Inside Out and Jumbled Up

I never expected that an animated movie could make me feel so much. That it could reach so far into my heart and find emotions and feelings that I thought were either gone or buried deep. Turns out they were just under the surface, waiting to be triggered. And maybe they will always be there.

The movie I’m talking about is the new Pixar film Inside Out, which is about an 11-year-old girl (Riley), moving from her home in Minnesota to San Francisco. A lot of the movie happens in her head, where we see the different emotions (joy, sadness, disgust, fear and anger) personified as individual characters. It is beautifully made and I was blown away by how imaginative, creative and magical it was.

I was equally impressed with how the filmmakers portrayed her emotions, how they dealt with sadness and how they showed the importance of acknowledging all emotions – because they all play a role in shaping who we are and how we live our life. It showed that sadness is not an emotion to ignore; it’s not something bad and shouldn’t be stigmatized. Sometimes all you need is to acknowledge the sadness, sit with it and let it out. Then you are more likely to find comfort and see the beauty and joy around you.

When we ignore sadness or push it down, we don’t address it and often other emotions/ reactions come out instead – fear, disgust and anger. As Riley struggles with her emotions during this new transition she becomes confused, lonely and angry. Confused at how jumbled her feelings are, lonely without friends at her new school and angry that she was dragged away from her home and her friends.

As a Third Culture Kid (TCK), this movie resonated with me in a way no other movie ever has. I felt like I was watching my story on screen. And I know my TCK husband felt the same. We felt the sharp ache of goodbyes; the deep loneliness of having no friends and eating lunch alone while others talked and laughed around you; the anger and confusion of being torn away from everything familiar and loved. But mostly we felt the sadness… And we were both caught by surprise at the intensity of our emotions.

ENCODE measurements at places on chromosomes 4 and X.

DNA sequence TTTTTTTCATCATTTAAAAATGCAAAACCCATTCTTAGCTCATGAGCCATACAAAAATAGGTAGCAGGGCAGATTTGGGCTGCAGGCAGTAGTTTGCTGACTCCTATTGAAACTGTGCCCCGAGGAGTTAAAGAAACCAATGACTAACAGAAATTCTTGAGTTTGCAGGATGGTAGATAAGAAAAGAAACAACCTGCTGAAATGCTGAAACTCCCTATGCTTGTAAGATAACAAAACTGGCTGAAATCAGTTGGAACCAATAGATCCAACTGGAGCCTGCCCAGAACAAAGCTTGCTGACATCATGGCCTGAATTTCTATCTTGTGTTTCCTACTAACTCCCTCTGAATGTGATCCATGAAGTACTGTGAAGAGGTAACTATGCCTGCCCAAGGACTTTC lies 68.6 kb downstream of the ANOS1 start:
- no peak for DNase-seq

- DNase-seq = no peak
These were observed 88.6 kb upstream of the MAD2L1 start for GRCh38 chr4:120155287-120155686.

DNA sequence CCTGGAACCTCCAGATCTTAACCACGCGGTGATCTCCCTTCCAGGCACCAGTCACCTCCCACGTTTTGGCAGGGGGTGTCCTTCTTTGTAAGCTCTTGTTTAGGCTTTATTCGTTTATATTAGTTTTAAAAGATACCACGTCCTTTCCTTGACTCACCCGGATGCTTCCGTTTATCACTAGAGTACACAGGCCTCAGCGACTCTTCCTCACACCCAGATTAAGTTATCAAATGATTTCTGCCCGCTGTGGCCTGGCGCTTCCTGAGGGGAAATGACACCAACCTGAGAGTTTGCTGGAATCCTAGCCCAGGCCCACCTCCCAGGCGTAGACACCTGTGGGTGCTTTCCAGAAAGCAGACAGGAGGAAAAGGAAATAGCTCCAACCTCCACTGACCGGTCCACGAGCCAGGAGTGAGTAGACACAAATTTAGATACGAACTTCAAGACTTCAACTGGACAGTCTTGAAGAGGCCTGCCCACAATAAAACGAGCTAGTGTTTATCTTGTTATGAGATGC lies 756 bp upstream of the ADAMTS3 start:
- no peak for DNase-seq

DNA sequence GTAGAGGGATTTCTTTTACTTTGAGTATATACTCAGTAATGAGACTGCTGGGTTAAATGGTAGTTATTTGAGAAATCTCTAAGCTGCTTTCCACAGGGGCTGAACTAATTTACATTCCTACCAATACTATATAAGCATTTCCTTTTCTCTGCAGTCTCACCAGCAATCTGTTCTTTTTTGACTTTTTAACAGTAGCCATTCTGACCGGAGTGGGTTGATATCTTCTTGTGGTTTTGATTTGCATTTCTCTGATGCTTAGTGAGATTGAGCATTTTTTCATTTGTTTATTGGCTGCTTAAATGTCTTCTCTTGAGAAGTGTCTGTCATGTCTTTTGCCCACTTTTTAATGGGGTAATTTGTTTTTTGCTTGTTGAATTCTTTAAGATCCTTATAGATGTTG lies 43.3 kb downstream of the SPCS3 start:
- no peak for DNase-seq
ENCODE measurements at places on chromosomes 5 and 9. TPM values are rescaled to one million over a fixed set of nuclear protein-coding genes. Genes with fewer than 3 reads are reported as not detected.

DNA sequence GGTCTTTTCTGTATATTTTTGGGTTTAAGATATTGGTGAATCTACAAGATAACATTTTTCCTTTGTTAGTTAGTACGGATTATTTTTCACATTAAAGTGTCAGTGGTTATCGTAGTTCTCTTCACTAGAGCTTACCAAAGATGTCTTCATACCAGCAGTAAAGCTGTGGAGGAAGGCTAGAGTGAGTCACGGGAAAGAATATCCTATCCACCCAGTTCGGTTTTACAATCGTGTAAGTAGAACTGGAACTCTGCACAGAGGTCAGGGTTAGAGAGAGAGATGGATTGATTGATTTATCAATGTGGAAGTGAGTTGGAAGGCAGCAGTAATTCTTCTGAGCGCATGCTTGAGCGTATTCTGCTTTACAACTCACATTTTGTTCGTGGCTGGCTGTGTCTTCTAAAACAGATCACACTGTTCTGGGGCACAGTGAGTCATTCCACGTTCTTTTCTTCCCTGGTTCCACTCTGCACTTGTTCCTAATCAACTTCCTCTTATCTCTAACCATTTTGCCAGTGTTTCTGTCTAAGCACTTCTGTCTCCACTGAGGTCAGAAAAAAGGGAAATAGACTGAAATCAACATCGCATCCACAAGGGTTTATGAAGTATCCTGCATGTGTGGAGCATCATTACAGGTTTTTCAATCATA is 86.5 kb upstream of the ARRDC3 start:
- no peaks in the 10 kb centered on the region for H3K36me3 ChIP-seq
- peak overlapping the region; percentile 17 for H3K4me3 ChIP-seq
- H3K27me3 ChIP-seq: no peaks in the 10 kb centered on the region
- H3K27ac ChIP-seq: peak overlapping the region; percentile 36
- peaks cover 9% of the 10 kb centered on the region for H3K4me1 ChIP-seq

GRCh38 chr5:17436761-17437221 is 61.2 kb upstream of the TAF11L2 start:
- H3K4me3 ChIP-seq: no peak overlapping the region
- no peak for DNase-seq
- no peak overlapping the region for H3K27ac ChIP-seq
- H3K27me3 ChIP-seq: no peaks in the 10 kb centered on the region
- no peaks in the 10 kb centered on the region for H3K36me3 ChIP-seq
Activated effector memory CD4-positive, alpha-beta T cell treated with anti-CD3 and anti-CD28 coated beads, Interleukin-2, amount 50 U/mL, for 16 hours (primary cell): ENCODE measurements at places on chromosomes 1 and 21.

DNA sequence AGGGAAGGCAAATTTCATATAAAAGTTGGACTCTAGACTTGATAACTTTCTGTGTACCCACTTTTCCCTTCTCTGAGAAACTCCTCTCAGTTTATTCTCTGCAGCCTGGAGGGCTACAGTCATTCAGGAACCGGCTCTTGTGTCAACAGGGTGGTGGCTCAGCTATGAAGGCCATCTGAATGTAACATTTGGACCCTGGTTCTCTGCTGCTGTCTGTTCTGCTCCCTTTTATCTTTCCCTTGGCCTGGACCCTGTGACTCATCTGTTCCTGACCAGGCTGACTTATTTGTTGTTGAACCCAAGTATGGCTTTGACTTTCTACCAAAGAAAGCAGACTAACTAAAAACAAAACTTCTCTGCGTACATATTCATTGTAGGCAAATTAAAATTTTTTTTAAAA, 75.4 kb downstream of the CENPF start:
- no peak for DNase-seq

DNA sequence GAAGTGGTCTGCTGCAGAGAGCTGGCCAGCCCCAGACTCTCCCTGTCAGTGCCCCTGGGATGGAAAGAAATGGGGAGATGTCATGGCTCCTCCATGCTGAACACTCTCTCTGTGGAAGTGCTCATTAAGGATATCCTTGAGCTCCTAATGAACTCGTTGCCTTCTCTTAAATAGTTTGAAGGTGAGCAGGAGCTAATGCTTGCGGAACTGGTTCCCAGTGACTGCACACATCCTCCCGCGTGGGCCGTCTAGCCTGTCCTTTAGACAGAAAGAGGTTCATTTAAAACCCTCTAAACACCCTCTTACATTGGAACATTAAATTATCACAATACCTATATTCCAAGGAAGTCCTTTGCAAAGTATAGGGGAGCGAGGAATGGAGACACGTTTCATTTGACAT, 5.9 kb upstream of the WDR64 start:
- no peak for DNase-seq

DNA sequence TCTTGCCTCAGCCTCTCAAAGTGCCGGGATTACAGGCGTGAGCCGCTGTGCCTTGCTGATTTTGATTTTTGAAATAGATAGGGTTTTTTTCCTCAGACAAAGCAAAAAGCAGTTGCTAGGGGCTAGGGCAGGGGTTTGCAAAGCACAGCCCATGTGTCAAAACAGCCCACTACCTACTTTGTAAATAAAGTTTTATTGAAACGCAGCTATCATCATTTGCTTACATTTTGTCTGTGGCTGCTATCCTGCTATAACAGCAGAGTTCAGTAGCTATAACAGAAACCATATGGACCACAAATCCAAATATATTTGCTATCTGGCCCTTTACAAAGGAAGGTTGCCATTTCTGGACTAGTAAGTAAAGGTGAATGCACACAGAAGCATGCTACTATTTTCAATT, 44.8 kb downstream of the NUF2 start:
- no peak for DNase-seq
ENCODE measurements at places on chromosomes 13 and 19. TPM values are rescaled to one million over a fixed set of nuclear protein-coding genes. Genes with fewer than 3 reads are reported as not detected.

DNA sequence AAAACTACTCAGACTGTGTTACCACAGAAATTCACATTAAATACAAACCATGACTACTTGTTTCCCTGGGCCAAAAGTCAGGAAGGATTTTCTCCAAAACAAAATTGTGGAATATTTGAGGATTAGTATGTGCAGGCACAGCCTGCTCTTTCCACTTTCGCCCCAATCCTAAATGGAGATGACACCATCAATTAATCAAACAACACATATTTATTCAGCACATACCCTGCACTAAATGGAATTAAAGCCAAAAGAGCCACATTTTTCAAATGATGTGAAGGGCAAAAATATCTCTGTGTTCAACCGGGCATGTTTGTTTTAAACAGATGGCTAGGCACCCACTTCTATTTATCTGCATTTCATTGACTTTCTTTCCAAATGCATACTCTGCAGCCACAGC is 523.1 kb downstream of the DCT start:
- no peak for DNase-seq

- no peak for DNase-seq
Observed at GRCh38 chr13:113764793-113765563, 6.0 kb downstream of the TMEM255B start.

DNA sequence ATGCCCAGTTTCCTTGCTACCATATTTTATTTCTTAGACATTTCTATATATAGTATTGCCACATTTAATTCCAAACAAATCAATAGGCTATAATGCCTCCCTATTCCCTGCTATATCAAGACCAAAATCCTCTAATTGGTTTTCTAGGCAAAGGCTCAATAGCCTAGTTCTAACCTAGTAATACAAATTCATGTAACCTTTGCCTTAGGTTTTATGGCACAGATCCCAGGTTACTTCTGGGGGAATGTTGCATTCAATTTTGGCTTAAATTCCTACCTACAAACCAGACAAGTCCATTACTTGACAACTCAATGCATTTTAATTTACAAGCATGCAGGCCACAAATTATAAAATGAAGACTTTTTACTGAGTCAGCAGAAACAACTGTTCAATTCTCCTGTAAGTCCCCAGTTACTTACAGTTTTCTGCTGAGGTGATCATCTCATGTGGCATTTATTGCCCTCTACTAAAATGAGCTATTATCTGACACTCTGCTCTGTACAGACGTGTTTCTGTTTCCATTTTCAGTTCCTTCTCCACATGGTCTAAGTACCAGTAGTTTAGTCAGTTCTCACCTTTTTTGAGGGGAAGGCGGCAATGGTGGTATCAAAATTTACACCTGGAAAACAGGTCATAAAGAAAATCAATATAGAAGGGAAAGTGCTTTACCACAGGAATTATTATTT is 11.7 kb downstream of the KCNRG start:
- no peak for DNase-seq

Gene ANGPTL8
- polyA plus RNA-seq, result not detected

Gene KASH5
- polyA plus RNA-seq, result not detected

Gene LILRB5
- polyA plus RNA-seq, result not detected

I’m now 30 years old, and I had a very healthy TCK upbringing. My parents were always supportive, they prepared us for every move, gave us closure and allowed us to grieve. So I thought all those emotions were sorted and neatly packed away in ‘long-term memory’ as the movie showed us. I never expected them to resurface so easily and to overwhelm me the way they did. But when Riley finally admits her sadness to her parents and says how much she misses home, the emotion was so raw, so real and so familiar that my heart overflowed… And so did my tears.

But the beauty of the movie, and of life, is that once you acknowledge the sadness you can address it and you don’t have to deal with it alone. From there it’s uphill because you’re not fighting against it anymore and more importantly you’re not fighting alone.

The movie shows that as Riley strengthens her relationship with her parents, makes new friends and slowly finds her place until this new location becomes home. And that’s how it worked every time for us – once you get past the heartache, loneliness and sadness, you make friends and you make a new home… At least until next time.

I don’t regret this life and despite feeling such raw sadness, I loved the movie. It has so much wonderful humor and such poignant, touching scenes. It wasn’t a sad movie, but it also didn’t shy away from the sad moments. It embraced them and showed how they’re an important part of the bigger picture. I’m grateful that someone took the time to make such a movie and to make it so eloquently and beautifully.

Words cannot really do it justice, so I would recommend this movie with all my heart. If you’re like me you’ll laugh, you’ll cry, you’ll think, you’ll be amazed by the magic of the movie… You’ll leave feeling inside out, upside down, jumbled up and moved to the core.

But you’ll also leave feeling warm, buoyant and just a little more lit up inside.

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